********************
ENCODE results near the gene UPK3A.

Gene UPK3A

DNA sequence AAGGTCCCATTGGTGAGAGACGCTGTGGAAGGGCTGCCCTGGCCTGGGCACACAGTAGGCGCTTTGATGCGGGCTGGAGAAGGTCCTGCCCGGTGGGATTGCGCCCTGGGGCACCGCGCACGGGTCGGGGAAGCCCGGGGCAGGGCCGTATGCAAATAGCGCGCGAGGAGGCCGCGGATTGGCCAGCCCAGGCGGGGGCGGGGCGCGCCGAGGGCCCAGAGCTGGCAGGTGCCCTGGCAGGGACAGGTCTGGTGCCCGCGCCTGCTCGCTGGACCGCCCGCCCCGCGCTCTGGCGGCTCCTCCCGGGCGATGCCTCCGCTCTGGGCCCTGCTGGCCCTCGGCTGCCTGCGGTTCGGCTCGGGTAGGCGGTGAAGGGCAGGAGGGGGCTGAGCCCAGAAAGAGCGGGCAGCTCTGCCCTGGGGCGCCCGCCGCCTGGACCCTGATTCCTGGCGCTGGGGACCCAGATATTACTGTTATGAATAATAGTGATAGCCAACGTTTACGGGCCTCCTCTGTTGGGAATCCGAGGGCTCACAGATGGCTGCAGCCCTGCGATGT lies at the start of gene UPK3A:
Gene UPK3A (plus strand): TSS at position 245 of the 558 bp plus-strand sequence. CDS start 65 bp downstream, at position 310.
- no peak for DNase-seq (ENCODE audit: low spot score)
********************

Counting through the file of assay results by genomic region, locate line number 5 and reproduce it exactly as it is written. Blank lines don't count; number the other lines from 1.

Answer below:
- no peak for DNase-seq (ENCODE audit: low spot score)